what happens if no insurance companies want to offer a plan that does that?
The solution that Alito cited that was in place for religious non-profit and church organizations was for the insurance company to be required to pay for the drugs out of their own pockets and establish a separate pool of money for doing so, that the religious institutions would not pay into. The government considered this to be acceptable because the drugs are cheaper than pregnancy care so the insurance company would save money. The next step will be Christian Brothers Services (a religious health insurance company) suing against being forced to pay for this from their own pocket.
Once that plays out, this decision may end up having little to do with contraception or abortion. In the majority opinion, authored by Alito, he claims their decision only covers contraception, but the only citation he has to prove this is his say-so. The RFRA does not specify any limits on the ability to practice religion (indeed, that was the point of it, it originally existed so that Native Americans can ignore the Controlled Substances Act when it comes to peyote) beyond a "compelling government interest".
Alito's decision that "for-profits should be given the same religious options as non-profits" is an obvious one with respect to this particular case where the government has already given an alternate option to other companies, but it's clear from the situation leading to the passage of the law (Native Americans smoking peyote) that when there is no "alternative option", the intent of the law is to allow "the religious" to ignore laws that would prevent them from practicing their religion.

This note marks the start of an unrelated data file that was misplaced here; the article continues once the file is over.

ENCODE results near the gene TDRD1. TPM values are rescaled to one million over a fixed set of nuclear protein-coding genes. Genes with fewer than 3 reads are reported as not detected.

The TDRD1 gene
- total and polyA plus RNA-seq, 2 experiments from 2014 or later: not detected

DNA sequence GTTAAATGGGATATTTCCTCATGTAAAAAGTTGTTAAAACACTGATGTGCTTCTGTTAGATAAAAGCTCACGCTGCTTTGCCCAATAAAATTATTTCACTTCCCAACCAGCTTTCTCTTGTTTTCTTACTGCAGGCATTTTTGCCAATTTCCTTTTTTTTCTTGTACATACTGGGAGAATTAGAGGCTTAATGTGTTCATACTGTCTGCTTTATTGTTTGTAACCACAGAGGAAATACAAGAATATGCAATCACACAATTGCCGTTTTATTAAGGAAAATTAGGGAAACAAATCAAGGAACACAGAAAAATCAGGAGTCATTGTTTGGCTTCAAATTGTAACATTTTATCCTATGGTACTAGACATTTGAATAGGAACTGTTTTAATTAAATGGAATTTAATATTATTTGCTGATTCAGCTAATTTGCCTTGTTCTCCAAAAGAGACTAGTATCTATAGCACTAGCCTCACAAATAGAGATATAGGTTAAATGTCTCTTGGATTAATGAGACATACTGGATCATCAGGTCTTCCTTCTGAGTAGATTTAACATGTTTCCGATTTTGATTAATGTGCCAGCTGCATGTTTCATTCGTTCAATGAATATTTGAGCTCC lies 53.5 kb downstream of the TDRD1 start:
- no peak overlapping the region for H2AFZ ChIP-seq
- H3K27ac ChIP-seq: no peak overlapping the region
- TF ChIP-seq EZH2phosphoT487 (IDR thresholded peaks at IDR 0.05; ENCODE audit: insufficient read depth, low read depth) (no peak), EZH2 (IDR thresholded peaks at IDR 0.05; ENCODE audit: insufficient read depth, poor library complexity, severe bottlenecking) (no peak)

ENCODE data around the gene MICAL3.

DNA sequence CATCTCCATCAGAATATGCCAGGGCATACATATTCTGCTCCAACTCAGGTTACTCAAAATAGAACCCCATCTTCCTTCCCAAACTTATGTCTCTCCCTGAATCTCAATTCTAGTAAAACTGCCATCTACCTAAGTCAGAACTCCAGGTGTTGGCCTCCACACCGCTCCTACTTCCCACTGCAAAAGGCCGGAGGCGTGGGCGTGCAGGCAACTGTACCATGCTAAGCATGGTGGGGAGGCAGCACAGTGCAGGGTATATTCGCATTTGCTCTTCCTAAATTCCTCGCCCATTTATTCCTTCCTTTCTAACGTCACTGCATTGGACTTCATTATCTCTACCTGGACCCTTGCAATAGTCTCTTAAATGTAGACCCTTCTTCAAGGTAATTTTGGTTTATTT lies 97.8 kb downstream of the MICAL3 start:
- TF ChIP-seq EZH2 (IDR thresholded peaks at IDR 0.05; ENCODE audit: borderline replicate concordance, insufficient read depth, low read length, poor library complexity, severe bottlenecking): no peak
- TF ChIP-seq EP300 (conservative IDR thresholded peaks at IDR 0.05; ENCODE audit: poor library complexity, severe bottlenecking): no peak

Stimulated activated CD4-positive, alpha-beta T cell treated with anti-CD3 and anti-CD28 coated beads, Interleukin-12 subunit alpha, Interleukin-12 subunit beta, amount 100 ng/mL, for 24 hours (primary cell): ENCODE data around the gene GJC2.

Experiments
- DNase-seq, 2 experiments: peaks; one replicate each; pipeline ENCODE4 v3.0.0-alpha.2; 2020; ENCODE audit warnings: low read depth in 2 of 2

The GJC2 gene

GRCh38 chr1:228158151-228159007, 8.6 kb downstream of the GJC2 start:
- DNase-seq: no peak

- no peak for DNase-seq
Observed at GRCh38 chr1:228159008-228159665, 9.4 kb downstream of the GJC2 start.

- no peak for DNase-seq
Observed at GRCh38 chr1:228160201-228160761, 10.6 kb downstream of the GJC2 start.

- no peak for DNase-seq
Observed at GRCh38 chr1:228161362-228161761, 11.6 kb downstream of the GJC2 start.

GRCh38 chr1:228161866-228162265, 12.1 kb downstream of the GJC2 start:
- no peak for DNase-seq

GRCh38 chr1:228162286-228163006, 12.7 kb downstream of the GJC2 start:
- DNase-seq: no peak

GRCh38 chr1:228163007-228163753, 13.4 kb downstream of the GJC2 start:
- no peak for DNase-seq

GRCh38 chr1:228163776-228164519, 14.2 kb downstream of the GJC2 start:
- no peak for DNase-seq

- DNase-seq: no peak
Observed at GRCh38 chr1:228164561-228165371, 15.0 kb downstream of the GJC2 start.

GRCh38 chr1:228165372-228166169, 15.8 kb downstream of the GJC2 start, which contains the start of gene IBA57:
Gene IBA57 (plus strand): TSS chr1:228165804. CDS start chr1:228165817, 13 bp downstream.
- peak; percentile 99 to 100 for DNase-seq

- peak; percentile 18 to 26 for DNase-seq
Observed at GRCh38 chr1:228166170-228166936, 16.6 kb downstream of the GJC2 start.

What will likely happen is one of three things:
1) Nobody pushes their luck. The elephant just sits there, in the corner of the room, and nobody ever mentions it again.
2) Someone declares ___ is preventing them from practicing their religion and sues. A court of appeals cites the text of Alito's decision that this can only apply to abortion and squashes it, SCOTUS refuses certioari.
3) Someone declares ___ is preventing them from practicing their religion and sues and ends up heard by the supreme court. Either
A) The court has to decide that Alito was wrong and the RFRA/First Amendment protects more than just your stance on abortion, and places no limit on it
B) The court cites the text of Alito's decision and denies that practice with no further explanation. Or perhaps the court decides that "interstate trade" is a "compelling government interest".
C) The court has to establish a yardstick by which the sincerity of your beliefs are measured. You skipped church for the Superbowl? Mmmhmmm, I see...